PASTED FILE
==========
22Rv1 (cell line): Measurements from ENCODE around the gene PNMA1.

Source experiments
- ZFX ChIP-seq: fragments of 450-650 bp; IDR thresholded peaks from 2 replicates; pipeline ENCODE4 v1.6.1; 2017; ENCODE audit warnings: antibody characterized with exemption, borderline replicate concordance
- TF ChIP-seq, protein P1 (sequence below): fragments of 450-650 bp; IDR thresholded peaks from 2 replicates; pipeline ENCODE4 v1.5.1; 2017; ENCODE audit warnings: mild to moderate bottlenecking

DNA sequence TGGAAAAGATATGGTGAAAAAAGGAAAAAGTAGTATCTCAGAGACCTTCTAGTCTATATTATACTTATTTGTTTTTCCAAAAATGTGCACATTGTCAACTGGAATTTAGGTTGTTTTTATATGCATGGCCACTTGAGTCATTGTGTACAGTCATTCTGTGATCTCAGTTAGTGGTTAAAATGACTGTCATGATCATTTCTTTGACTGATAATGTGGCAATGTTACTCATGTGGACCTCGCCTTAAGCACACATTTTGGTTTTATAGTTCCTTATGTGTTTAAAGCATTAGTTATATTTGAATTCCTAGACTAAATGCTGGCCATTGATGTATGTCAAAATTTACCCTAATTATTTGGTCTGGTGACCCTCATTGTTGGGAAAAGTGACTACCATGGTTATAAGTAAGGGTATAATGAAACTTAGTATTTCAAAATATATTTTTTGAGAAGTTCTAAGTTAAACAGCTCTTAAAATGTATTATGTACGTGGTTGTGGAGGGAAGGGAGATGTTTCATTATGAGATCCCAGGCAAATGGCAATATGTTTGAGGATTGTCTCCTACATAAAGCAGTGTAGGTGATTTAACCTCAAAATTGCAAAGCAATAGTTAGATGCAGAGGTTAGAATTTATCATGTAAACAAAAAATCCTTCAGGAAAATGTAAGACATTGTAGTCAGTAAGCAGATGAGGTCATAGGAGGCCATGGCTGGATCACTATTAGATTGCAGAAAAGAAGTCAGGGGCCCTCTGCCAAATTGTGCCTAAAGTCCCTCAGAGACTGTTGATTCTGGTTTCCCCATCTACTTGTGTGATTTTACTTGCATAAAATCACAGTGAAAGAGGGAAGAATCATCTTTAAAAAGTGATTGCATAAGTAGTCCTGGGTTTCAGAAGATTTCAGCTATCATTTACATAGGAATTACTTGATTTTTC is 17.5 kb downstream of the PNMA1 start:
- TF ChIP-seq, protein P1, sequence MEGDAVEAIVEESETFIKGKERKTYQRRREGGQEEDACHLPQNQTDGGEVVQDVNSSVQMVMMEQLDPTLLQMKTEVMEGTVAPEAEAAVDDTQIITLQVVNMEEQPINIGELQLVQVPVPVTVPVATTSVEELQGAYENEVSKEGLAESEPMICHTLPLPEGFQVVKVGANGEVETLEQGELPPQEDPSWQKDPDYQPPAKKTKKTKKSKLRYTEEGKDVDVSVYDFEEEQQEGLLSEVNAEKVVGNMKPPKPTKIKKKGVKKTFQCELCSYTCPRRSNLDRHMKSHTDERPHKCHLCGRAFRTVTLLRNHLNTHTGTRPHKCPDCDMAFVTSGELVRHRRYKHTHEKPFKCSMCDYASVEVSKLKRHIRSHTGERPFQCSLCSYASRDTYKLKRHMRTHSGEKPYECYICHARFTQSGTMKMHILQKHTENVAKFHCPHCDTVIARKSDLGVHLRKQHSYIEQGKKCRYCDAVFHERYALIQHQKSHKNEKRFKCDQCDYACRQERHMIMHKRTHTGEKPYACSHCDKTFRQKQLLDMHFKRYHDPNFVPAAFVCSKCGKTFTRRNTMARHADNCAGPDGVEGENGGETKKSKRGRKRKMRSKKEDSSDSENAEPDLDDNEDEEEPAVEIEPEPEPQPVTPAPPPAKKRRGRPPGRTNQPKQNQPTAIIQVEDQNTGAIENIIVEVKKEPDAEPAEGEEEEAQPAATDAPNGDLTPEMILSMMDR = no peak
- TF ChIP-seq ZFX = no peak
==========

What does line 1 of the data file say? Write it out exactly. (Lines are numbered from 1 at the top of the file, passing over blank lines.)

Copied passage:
22Rv1 (cell line): Measurements from ENCODE around the gene PNMA1.